, Volume 21, Issue 3, pp 649-652,
Open Access This content is freely available online to anyone, anywhere at any time.
Date: 27 Jun 2012

Searching for the causal connection

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In contemporary debates about causality intuitions play an important role. A typical way of testing a proposed theory of causality is by examining to what extent it accommodates our intuitions about causal relations in concrete cases. We have strong intuitive ideas about what does and what does not qualify as a causal relation when we think, for example, about flagpoles and shadows, barometers and storms, or stones hitting windows. However, the fact that so many different, incompatible theories of causality have been proposed shows that it is difficult, if not impossible, to formulate a general theory that applies to all concrete cases, a single theory that satisfies all intuitions about causality.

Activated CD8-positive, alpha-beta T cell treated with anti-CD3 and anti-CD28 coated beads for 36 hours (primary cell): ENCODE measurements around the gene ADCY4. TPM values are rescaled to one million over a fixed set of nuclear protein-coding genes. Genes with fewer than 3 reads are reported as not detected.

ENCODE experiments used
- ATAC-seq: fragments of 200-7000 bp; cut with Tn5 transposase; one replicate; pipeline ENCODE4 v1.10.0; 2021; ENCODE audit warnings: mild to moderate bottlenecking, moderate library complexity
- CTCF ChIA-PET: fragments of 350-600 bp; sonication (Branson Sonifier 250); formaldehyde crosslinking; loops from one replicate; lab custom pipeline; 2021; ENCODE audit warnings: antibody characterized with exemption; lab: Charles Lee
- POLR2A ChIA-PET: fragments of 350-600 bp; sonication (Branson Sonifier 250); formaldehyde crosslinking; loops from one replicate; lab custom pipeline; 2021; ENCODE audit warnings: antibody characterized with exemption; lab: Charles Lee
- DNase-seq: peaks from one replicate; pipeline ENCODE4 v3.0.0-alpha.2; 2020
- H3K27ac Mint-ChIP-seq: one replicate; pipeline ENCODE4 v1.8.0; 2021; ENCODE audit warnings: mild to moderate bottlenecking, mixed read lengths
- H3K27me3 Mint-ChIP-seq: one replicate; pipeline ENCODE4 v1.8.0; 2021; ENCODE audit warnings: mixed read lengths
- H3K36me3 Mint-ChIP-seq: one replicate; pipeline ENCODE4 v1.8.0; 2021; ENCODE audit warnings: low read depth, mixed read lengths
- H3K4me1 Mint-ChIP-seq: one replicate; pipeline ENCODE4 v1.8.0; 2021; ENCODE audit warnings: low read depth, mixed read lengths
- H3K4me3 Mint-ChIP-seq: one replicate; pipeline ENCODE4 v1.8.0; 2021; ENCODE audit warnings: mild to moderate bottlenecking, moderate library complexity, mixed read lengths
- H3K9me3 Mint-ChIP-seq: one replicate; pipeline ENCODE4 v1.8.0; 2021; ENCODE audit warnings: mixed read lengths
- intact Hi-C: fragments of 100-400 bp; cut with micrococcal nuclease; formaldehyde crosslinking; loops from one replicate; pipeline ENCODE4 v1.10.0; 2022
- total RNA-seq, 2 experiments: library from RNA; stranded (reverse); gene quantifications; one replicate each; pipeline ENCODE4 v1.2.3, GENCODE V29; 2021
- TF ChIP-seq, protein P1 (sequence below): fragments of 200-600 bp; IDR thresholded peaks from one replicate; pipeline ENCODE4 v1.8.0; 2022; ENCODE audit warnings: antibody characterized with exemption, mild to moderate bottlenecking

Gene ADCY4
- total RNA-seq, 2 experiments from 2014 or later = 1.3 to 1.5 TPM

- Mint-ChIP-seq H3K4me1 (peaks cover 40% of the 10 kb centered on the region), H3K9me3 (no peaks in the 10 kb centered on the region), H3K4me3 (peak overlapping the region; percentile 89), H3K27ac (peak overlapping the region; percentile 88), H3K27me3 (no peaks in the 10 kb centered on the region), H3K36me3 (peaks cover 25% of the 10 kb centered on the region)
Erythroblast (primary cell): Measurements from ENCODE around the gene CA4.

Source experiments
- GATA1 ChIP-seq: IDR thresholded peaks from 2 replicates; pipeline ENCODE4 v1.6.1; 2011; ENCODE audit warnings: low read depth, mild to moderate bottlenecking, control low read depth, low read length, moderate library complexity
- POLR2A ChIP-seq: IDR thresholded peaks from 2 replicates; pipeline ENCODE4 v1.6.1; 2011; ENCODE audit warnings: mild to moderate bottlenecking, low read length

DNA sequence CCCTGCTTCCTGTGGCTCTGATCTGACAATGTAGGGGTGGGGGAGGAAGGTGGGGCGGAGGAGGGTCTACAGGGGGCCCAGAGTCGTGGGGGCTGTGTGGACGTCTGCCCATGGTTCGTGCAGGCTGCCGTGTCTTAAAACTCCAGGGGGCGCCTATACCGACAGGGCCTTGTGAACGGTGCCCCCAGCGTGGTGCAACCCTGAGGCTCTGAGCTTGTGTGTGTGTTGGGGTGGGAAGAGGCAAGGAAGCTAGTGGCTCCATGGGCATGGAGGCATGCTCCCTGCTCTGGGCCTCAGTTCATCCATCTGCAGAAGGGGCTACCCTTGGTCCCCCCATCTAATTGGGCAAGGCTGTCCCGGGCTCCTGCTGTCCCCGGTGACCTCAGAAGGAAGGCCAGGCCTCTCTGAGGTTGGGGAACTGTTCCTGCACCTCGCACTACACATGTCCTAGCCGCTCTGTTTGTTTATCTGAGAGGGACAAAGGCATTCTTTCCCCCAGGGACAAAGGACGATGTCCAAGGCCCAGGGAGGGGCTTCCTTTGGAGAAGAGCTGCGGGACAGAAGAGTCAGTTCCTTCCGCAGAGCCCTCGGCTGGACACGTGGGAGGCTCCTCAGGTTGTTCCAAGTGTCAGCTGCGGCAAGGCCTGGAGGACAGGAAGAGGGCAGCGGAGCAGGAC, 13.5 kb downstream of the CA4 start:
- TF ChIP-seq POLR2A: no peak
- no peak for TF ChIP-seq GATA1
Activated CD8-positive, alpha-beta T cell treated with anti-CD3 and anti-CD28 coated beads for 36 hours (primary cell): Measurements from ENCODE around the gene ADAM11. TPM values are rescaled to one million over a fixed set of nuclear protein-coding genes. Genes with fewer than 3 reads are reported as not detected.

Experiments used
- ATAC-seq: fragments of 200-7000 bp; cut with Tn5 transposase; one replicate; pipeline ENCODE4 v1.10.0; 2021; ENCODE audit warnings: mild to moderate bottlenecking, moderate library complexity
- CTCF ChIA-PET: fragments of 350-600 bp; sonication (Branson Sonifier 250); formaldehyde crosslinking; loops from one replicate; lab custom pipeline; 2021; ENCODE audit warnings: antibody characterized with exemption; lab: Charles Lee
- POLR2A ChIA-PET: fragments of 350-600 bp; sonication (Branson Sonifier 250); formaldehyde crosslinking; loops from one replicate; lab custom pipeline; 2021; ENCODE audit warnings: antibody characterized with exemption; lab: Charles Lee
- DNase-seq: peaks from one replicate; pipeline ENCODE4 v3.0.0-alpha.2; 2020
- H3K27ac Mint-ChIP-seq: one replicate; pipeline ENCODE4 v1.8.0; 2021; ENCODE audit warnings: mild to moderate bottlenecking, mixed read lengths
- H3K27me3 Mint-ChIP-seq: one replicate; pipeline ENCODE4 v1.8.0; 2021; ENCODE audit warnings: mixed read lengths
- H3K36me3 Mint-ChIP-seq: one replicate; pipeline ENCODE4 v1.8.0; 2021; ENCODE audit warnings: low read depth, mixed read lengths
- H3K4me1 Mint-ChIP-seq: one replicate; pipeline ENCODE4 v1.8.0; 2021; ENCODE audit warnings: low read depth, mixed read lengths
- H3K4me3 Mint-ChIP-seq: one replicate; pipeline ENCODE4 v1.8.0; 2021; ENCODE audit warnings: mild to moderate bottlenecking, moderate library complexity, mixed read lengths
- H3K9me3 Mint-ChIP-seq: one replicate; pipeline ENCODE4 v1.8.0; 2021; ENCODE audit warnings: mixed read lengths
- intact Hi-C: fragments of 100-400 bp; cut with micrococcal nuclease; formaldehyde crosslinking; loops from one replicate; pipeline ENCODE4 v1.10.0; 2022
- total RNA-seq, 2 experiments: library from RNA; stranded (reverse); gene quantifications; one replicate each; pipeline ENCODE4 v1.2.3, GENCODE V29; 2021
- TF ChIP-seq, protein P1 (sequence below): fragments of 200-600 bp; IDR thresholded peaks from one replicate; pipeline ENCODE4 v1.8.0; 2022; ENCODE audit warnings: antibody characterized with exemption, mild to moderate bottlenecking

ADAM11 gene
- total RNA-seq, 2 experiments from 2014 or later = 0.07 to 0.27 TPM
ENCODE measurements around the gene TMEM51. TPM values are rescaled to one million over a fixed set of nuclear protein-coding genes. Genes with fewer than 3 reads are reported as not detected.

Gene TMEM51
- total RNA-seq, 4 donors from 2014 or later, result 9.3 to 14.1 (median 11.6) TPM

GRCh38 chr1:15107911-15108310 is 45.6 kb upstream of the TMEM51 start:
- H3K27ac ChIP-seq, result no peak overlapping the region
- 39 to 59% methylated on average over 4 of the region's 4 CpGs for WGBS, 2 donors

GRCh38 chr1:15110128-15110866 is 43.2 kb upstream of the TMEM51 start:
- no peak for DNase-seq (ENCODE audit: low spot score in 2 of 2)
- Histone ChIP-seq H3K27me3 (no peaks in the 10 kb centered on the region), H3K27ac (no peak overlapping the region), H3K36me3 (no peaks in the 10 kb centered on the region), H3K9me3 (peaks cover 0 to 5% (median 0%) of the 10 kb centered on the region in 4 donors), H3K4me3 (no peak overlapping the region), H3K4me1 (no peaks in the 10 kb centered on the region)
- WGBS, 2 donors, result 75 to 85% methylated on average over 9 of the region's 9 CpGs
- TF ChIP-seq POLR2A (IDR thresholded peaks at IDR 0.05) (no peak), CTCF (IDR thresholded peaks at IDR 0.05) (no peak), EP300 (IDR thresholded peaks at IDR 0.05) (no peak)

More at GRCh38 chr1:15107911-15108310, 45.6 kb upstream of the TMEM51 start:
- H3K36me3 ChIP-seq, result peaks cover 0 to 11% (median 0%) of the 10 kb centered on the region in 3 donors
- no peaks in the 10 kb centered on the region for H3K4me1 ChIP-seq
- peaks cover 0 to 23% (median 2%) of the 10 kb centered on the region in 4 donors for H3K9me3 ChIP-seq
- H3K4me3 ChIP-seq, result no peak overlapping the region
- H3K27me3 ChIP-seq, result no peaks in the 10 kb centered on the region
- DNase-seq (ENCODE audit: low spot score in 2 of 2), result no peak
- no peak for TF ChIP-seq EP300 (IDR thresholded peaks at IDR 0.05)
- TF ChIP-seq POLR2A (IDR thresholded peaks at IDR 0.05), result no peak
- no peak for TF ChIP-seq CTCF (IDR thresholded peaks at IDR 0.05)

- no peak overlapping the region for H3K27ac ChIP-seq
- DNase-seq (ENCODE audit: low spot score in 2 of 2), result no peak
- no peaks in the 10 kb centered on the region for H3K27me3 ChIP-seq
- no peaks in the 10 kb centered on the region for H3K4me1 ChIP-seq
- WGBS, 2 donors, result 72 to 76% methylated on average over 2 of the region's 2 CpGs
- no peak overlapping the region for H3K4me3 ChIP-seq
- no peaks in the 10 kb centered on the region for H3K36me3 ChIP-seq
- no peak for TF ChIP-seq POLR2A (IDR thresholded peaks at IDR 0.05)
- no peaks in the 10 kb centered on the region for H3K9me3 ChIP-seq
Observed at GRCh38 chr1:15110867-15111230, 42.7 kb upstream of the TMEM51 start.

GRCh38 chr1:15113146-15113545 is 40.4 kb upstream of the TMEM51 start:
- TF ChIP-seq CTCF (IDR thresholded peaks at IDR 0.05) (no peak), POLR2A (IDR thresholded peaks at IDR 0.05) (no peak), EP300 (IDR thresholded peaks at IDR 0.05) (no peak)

One might of course ask why we should want a general theory of causality. One answer is that it can have a normative function, providing guiding principles for scientific practice. For example, a theory of causality is indispensable when designing experiments. If a specific theory that succee